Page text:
What would you do if you had a map to a gold mine, plus all the equipment you needed to dig it up?

That’s the position that Wilfred Gomez finds himself in. Wil is the co-founder and president of Seequelle, a consultancy that specializes in helping companies implement enterprise human capital management (HCM) systems. These expensive and highly complex software packages cover a wide range of functions across the entire employee lifecycle and are designed to support the global compliance and international payroll needs of large enterprises. To work well, they typically need to link up with other systems such as enterprise resource planning (ERP), financial reporting, accounting, time and attendance, recruiting systems, and others so information doesn’t have to be entered separately into each system. Since 2016, Seequelle has been very successful at doing this. With just 11 employees, it was grossing $3 million, or about $373,000 per employee.


The company’s secret, however, wasn’t just hooking systems together like so many pipes in a plumbing project. It was integrating this data to achieve a clear, consolidated point of view to better inform business decisions.

“One thing that we found as we built out these connections for each of our engagements was that we were providing context to the data,” he explained to me in a conversation we had for my monthly entrepreneurship video series, How I Did It. Thanks to Seequelle’s deep knowledge of both the technology and the business side of human capital management, he continued, “we understood what the business used the data for, and we understood what the HCM vendors could provide. So it became a much more meaningful conversation with our clients when building these systems out.”

What Wil is talking about is data integration, which has become the holy grail for organizations. Companies including Google, Amazon, and Microsoft are trying hard to sell systems that can aggregate huge volumes of data and make sense of it. As you might imagine, actually extracting valuable insights from these pools of data is challenging. Seequelle’s leg up is its domain expertise in HRM, which gives it a greater understanding of how different data sources can come together to create value.


I first met Wil back in September 2021, when he attended the Birthing of Giants Fellowship Program. There, he learned from our board of experts about the moneymaker-to-moonshot model I’ve discussed here before. In a nutshell, it goes like this:

  1. Build a company that solves a problem for larger companies using technology to drive efficiency.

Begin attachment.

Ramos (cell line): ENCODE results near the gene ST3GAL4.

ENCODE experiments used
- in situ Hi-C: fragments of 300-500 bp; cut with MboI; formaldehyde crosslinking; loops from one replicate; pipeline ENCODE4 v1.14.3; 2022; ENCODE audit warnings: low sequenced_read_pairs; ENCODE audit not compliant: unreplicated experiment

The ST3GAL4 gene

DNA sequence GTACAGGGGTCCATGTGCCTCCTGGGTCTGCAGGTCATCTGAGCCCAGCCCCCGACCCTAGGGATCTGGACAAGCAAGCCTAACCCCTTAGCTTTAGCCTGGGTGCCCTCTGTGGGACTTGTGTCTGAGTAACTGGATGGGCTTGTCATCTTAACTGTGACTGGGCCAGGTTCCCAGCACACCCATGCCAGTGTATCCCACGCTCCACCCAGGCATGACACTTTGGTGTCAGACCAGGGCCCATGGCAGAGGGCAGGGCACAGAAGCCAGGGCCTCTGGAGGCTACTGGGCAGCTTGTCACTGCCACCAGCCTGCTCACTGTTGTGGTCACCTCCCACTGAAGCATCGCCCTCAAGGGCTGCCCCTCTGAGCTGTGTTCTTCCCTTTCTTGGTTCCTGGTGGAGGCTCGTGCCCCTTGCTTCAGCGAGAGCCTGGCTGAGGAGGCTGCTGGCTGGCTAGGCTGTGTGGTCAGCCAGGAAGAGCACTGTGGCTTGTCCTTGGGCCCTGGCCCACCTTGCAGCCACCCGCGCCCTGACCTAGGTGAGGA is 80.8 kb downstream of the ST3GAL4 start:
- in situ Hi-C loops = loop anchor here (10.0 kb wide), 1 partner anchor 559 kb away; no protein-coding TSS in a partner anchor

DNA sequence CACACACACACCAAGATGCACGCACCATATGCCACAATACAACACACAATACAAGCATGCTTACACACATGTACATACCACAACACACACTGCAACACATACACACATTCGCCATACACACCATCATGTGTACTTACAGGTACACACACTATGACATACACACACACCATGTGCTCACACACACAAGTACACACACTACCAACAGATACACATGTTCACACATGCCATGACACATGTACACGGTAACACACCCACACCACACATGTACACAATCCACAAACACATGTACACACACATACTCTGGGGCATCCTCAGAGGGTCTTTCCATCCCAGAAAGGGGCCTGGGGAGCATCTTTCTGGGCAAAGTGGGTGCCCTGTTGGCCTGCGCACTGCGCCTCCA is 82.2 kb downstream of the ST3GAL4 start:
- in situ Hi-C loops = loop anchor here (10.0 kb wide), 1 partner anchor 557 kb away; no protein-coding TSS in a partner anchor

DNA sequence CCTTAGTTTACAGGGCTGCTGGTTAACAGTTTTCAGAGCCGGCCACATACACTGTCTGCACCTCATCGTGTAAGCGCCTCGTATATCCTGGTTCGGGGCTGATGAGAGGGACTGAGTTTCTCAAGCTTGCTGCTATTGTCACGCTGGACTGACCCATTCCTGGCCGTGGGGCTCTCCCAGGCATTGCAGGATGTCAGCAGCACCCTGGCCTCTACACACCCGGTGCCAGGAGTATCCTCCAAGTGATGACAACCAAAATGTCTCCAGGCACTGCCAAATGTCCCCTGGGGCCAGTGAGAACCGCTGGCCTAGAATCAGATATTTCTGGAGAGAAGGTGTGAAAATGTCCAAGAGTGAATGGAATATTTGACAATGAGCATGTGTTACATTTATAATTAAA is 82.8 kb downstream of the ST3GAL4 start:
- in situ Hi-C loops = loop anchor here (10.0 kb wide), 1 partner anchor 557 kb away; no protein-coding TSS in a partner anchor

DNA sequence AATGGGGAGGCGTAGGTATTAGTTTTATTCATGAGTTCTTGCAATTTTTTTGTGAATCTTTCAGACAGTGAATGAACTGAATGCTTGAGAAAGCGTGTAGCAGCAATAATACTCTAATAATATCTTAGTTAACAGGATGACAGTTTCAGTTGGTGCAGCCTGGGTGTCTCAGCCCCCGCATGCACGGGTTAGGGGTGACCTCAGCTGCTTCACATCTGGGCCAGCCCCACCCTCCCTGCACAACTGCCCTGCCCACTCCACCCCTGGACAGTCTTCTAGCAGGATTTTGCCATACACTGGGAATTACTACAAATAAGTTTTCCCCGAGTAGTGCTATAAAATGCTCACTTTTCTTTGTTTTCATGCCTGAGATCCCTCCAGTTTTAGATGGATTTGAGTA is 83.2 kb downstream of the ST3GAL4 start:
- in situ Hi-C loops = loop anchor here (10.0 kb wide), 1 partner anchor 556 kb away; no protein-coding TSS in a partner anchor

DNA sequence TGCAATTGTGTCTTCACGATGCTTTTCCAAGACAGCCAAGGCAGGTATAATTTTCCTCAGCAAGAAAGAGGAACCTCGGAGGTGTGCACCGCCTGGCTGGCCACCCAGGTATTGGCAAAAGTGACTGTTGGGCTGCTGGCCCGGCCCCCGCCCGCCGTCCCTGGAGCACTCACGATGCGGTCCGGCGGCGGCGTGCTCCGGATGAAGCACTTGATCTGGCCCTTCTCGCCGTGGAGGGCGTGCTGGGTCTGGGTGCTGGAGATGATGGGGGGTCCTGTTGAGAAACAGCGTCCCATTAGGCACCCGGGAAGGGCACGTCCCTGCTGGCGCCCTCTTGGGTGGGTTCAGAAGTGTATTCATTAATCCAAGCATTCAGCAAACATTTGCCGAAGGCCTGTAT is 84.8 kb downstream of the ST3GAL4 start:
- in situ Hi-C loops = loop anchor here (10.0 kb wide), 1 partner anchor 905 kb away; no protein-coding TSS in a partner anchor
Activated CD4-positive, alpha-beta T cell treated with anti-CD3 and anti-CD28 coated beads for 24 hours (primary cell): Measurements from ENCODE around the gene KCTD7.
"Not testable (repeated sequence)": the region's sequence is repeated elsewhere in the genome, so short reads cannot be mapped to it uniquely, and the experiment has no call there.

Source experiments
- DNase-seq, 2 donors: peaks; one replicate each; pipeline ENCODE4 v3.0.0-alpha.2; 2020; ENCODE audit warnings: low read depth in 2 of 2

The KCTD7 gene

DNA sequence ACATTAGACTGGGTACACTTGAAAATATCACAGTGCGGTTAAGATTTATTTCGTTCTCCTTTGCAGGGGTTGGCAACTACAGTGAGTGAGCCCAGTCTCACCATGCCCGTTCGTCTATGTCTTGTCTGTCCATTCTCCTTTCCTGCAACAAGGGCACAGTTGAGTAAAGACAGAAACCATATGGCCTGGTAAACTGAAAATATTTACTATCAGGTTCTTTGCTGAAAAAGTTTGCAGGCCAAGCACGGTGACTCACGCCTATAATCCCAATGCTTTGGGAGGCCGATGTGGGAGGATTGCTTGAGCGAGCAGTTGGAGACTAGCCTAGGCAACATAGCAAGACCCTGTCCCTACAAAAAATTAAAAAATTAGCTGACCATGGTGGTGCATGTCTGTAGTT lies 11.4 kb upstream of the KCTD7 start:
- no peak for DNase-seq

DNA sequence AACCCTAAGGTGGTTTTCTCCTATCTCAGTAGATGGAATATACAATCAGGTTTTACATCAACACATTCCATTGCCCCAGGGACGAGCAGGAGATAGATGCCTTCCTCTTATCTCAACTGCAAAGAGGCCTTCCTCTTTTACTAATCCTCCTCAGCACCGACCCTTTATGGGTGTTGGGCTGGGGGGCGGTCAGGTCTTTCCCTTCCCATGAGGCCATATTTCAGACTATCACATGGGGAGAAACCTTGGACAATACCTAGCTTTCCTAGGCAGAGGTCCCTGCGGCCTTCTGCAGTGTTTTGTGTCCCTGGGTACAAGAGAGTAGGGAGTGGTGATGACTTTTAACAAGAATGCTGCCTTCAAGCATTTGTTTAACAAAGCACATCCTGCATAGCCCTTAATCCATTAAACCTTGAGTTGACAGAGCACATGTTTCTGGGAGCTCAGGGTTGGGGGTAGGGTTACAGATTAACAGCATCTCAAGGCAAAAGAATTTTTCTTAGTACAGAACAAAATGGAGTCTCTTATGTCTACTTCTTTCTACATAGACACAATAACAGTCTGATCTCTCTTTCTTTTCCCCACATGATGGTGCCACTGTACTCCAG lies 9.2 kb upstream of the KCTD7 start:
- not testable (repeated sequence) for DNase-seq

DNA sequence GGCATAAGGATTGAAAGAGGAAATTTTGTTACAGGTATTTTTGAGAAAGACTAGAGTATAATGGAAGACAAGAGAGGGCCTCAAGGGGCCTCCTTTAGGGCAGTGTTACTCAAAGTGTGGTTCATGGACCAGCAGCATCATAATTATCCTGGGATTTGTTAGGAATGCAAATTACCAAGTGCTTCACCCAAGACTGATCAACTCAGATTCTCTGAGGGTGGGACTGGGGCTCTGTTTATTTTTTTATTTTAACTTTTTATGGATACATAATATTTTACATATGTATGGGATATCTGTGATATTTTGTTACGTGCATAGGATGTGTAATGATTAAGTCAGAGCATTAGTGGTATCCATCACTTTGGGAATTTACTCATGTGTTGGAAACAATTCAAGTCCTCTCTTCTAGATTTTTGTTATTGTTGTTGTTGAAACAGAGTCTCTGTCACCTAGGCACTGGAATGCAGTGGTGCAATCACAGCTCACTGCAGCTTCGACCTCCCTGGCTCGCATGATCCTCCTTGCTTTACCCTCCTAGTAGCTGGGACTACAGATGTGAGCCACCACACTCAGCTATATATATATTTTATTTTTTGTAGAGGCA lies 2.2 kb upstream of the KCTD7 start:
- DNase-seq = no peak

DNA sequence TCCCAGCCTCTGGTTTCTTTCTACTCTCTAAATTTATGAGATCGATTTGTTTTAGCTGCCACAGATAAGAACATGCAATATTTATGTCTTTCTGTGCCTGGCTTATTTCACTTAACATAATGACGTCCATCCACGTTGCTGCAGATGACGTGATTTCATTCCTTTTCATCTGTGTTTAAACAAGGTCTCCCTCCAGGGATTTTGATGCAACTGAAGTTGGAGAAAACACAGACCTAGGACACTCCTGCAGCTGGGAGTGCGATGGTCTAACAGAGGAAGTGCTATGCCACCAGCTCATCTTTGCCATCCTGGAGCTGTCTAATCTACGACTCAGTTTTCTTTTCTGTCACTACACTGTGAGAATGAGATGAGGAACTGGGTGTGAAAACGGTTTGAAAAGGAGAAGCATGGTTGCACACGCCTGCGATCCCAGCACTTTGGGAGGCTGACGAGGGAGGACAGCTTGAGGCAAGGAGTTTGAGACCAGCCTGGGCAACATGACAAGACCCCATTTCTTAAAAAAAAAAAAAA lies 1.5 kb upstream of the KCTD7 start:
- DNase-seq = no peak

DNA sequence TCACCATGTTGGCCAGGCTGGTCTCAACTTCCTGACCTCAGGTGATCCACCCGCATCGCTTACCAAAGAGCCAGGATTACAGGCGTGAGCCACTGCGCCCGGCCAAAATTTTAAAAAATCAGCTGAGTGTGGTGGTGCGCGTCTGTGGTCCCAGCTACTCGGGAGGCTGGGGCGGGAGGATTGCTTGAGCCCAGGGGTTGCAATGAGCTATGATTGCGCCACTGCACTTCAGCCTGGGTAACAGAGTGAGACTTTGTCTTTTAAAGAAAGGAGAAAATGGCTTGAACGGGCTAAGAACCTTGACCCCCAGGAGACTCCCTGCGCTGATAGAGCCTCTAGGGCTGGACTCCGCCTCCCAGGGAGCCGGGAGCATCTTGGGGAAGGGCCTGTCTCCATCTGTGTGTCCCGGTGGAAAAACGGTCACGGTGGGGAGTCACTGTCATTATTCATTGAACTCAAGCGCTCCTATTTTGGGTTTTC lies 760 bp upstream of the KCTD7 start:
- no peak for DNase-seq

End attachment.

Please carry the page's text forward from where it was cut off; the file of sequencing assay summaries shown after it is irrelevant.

2. Grow that company into a profitable moneymaker that carves out a niche in the market with its domain expertise.
  3. With each client engagement, refine that proprietary technology that differentiates your company from the competition and makes it efficient and easy to work with.
  4. Take a look at the technology you’ve developed. Is it something that other companies would find valuable? If so, start reinvesting your operating profits into transforming this technology into a scalable cloud-native application.
  5. Now you’ve got a moonshot: a product that can scale at minimal cost to a total addressable market (TAM) that is bigger than the one you currently serve by several orders of magnitude. Remember that you and your partners and shareholders own this moonshot outright. No angel investors or VC funding in exchange for a big chunk of equity. It’s all yours, and it’s valued like a tech company in multiples of profit, not revenue.

Seequelle was already a textbook moneymaker: It was an efficient, technology-driven organization with deep subject matter expertise that provided a crucial service to larger companies that minimized their technology risk. During Fellowship Week, Wil realized that Seequelle already had the seeds of a moonshot: a technology platform for building the connections between systems that were essential for Seequelle’s biggest value proposition. Any time a client required a connection to a new HCM or another system, Seequelle would add to a growing portfolio of connections that could be combined in any configuration to suit a company’s needs.

Earlier this year, Wil launched his platform with eight customers. By the end of this year, he expects it to bring in $200,000 in recurring revenue with about 25 customers. His TAM for this product, by the way, is 20 million customers. That means billions of dollars in recurring revenue.

Do you have a map to a gold mine in your back pocket? Is your company using proprietary technology to get stuff done faster or easier? It might seem mundane at first. But chances are, if it’s valuable to you, it could be valuable to customers around the world as well.

Lewis Schiff runs the Birthing of Giants Fellowship Program, a one-week guided strategic planning process that’s attended by the owners of the fastest-growing companies in the world. He also runs Moonshots & Moneymakers: The Oxford Innovation Conference for American Entrepreneurs

Want the inside scoop on how Wil Gomez and other entrepreneurs built their companies from moneymakers to moonshots? Sign up for Birthing of Giants’ free monthly video series, How I Did It.